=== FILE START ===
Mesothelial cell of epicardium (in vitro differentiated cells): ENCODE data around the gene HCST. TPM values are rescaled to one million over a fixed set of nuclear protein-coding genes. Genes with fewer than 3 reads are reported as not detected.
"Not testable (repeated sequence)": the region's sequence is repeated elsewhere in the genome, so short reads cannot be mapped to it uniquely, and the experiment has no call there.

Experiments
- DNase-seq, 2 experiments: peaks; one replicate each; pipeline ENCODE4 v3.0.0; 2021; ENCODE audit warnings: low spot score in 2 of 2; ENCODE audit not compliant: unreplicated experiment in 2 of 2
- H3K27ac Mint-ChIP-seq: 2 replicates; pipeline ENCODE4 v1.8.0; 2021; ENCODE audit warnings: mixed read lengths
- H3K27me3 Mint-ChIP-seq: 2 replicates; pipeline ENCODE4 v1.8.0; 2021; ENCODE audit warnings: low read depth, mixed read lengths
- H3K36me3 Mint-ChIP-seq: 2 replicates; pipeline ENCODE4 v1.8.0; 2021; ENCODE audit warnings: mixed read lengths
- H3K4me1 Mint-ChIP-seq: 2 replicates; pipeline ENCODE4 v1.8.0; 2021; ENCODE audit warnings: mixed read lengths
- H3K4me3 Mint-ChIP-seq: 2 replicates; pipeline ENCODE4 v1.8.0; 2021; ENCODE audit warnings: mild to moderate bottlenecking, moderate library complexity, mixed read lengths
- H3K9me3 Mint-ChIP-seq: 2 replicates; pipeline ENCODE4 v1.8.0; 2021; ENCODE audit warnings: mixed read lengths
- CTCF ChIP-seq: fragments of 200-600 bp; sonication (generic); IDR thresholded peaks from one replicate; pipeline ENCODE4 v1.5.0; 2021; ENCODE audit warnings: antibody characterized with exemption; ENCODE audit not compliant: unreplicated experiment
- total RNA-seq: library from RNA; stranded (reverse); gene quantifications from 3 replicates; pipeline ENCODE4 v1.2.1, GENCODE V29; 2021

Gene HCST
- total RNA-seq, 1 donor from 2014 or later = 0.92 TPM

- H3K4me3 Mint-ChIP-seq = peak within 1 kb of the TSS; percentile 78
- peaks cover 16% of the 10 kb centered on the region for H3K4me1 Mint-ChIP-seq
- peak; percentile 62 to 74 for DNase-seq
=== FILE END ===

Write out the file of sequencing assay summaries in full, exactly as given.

Mesothelial cell of epicardium (in vitro differentiated cells): ENCODE data around the gene HCST. TPM values are rescaled to one million over a fixed set of nuclear protein-coding genes. Genes with fewer than 3 reads are reported as not detected.
"Not testable (repeated sequence)": the region's sequence is repeated elsewhere in the genome, so short reads cannot be mapped to it uniquely, and the experiment has no call there.

Experiments
- DNase-seq, 2 experiments: peaks; one replicate each; pipeline ENCODE4 v3.0.0; 2021; ENCODE audit warnings: low spot score in 2 of 2; ENCODE audit not compliant: unreplicated experiment in 2 of 2
- H3K27ac Mint-ChIP-seq: 2 replicates; pipeline ENCODE4 v1.8.0; 2021; ENCODE audit warnings: mixed read lengths
- H3K27me3 Mint-ChIP-seq: 2 replicates; pipeline ENCODE4 v1.8.0; 2021; ENCODE audit warnings: low read depth, mixed read lengths
- H3K36me3 Mint-ChIP-seq: 2 replicates; pipeline ENCODE4 v1.8.0; 2021; ENCODE audit warnings: mixed read lengths
- H3K4me1 Mint-ChIP-seq: 2 replicates; pipeline ENCODE4 v1.8.0; 2021; ENCODE audit warnings: mixed read lengths
- H3K4me3 Mint-ChIP-seq: 2 replicates; pipeline ENCODE4 v1.8.0; 2021; ENCODE audit warnings: mild to moderate bottlenecking, moderate library complexity, mixed read lengths
- H3K9me3 Mint-ChIP-seq: 2 replicates; pipeline ENCODE4 v1.8.0; 2021; ENCODE audit warnings: mixed read lengths
- CTCF ChIP-seq: fragments of 200-600 bp; sonication (generic); IDR thresholded peaks from one replicate; pipeline ENCODE4 v1.5.0; 2021; ENCODE audit warnings: antibody characterized with exemption; ENCODE audit not compliant: unreplicated experiment
- total RNA-seq: library from RNA; stranded (reverse); gene quantifications from 3 replicates; pipeline ENCODE4 v1.2.1, GENCODE V29; 2021

Gene HCST
- total RNA-seq, 1 donor from 2014 or later = 0.92 TPM

- H3K4me3 Mint-ChIP-seq = peak within 1 kb of the TSS; percentile 78
- peaks cover 16% of the 10 kb centered on the region for H3K4me1 Mint-ChIP-seq
- peak; percentile 62 to 74 for DNase-seq